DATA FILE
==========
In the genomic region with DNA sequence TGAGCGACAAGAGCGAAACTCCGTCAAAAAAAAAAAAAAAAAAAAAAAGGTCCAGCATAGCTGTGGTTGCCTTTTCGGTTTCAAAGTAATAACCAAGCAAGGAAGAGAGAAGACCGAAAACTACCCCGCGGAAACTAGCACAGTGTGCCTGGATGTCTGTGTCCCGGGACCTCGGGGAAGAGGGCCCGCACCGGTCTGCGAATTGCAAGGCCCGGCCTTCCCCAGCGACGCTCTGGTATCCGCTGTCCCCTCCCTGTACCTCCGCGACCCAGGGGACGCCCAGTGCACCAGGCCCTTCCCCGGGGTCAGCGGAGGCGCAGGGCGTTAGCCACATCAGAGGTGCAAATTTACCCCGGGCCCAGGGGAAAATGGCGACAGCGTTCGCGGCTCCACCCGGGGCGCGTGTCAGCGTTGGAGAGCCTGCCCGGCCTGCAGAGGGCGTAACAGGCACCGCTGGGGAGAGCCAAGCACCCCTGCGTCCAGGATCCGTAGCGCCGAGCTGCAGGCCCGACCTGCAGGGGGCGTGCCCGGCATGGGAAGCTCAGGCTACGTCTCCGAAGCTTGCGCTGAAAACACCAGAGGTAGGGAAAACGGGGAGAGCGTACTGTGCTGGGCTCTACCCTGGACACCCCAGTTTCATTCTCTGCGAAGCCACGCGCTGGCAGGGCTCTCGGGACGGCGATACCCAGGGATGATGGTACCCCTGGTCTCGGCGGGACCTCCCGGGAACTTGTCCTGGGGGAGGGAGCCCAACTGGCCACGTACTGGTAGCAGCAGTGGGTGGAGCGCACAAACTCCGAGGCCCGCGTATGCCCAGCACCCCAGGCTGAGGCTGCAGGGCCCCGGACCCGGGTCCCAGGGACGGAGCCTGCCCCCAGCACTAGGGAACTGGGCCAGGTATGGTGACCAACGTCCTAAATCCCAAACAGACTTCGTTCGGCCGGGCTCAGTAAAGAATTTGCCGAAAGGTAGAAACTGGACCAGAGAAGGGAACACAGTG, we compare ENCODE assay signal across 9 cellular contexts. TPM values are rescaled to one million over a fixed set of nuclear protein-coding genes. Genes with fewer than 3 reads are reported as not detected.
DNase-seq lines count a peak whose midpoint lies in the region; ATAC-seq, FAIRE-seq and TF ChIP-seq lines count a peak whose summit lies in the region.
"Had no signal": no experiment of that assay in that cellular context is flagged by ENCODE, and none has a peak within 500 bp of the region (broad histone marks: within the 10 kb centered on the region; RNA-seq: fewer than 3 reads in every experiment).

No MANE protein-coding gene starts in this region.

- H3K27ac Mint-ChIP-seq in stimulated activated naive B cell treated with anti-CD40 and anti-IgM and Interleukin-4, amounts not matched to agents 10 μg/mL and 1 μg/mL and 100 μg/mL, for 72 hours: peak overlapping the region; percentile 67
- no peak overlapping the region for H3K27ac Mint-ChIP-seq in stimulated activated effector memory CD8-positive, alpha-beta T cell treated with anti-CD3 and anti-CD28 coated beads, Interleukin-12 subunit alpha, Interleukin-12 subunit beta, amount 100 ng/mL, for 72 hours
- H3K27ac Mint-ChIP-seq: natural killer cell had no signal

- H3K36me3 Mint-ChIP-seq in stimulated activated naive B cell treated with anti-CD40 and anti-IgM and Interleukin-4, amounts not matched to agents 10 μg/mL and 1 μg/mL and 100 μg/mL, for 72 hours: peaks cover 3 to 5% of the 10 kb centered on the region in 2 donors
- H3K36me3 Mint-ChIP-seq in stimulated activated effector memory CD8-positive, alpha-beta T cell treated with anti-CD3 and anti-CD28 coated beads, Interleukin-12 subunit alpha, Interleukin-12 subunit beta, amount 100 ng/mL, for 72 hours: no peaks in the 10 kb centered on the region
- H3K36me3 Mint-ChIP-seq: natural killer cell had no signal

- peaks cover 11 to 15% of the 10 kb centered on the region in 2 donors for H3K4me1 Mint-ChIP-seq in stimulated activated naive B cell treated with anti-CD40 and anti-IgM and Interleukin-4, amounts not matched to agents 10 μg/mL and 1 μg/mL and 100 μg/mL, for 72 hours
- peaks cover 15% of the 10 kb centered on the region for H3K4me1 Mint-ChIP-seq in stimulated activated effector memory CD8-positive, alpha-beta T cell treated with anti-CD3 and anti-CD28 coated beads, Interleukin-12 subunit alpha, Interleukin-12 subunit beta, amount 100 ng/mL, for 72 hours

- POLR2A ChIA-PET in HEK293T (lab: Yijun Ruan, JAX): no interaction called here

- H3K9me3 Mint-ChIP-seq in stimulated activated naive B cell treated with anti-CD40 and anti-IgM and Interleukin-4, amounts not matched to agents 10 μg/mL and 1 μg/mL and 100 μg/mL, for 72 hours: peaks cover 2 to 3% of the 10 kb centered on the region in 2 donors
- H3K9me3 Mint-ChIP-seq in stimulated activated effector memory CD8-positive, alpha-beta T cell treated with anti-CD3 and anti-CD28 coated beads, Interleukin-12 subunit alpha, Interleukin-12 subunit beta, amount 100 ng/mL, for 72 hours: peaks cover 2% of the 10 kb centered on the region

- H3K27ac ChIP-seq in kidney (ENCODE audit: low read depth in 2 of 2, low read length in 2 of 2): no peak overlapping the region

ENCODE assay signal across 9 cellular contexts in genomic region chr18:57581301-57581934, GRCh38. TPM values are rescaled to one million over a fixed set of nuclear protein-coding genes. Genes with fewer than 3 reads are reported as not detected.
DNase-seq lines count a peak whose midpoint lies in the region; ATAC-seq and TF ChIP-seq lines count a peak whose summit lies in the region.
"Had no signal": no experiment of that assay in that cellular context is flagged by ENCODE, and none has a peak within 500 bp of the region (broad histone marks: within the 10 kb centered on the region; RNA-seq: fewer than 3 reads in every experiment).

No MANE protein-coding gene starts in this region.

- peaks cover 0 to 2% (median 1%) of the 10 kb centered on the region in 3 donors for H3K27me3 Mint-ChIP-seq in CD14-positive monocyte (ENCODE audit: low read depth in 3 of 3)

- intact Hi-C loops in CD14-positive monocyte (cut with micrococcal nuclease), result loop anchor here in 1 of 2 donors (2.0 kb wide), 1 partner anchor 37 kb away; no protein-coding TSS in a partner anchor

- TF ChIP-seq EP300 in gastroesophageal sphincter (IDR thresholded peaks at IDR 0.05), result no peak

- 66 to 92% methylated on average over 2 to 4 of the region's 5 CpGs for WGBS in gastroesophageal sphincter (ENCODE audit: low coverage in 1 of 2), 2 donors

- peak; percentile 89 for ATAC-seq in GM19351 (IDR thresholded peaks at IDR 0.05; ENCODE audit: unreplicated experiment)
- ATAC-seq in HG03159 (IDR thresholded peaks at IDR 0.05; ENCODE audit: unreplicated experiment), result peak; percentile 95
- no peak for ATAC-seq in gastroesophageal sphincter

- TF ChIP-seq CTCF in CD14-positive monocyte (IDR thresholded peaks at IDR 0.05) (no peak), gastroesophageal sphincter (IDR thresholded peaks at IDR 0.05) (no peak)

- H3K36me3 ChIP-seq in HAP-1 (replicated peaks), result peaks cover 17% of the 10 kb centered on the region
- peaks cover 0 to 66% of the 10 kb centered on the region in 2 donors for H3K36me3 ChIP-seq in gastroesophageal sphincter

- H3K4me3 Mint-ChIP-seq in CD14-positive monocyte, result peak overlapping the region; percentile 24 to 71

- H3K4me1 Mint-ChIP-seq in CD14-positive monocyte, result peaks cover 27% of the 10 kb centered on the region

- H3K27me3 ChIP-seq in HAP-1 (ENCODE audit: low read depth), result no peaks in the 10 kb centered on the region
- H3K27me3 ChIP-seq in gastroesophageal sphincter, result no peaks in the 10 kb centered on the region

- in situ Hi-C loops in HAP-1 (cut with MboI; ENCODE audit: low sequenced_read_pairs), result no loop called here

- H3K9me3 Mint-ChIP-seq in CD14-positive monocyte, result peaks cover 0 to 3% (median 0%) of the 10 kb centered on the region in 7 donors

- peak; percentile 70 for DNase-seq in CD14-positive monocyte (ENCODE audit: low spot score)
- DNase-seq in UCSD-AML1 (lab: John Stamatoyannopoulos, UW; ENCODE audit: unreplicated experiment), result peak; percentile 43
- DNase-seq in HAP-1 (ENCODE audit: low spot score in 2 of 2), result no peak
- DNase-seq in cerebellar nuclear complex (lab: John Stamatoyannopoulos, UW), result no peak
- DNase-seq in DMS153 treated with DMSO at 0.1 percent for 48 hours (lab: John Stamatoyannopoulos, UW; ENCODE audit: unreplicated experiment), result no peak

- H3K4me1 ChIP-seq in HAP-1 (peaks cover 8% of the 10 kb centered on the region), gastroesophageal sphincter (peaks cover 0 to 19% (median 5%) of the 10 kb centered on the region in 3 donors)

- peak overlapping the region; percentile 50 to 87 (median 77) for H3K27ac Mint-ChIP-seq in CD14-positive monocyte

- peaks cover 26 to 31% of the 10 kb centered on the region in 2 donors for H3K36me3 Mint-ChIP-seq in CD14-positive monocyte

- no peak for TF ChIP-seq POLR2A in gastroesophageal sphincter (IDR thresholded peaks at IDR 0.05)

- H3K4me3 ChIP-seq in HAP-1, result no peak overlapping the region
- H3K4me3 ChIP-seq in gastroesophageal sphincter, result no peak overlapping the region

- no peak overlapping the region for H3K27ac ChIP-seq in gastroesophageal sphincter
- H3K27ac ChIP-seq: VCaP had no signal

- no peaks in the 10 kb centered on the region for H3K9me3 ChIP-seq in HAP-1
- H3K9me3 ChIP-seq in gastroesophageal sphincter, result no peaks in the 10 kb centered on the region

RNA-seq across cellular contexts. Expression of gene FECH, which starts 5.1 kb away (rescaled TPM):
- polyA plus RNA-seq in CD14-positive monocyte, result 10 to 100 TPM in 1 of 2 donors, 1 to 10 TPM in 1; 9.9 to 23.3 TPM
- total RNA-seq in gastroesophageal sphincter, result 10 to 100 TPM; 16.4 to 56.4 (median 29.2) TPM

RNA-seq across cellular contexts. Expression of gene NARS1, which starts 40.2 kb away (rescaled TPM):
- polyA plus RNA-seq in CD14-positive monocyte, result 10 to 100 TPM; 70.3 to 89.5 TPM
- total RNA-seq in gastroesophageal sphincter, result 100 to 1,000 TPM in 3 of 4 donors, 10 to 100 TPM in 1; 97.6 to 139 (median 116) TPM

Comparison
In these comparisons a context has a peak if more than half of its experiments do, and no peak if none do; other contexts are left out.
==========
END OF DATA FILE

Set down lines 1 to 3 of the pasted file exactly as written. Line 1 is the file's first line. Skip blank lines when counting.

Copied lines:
In the genomic region with DNA sequence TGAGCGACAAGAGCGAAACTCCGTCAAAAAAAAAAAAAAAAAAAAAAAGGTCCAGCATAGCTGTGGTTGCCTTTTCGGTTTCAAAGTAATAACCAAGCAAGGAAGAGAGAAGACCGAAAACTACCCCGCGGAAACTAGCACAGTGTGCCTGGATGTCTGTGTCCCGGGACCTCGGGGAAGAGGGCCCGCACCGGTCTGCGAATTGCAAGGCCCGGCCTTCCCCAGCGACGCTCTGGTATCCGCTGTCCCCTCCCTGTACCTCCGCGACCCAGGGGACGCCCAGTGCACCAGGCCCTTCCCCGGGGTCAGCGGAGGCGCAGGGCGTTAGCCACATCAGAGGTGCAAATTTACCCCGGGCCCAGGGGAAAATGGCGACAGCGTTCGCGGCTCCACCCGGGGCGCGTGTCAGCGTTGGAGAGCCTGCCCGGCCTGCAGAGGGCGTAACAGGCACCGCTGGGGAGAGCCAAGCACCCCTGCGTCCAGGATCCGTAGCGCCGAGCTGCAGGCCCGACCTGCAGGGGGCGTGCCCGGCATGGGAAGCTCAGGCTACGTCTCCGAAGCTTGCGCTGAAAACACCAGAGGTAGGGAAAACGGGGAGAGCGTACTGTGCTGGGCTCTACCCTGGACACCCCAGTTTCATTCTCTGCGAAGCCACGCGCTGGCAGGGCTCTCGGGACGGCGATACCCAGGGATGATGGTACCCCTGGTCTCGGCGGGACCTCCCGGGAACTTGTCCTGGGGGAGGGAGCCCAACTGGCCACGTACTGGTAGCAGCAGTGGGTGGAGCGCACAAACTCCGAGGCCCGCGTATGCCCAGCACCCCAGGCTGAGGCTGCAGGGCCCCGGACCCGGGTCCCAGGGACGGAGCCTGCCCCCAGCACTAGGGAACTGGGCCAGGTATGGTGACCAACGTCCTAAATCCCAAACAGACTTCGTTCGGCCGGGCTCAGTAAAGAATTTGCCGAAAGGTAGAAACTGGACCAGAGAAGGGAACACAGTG, we compare ENCODE assay signal across 9 cellular contexts. TPM values are rescaled to one million over a fixed set of nuclear protein-coding genes. Genes with fewer than 3 reads are reported as not detected.
DNase-seq lines count a peak whose midpoint lies in the region; ATAC-seq, FAIRE-seq and TF ChIP-seq lines count a peak whose summit lies in the region.
"Had no signal": no experiment of that assay in that cellular context is flagged by ENCODE, and none has a peak within 500 bp of the region (broad histone marks: within the 10 kb centered on the region; RNA-seq: fewer than 3 reads in every experiment).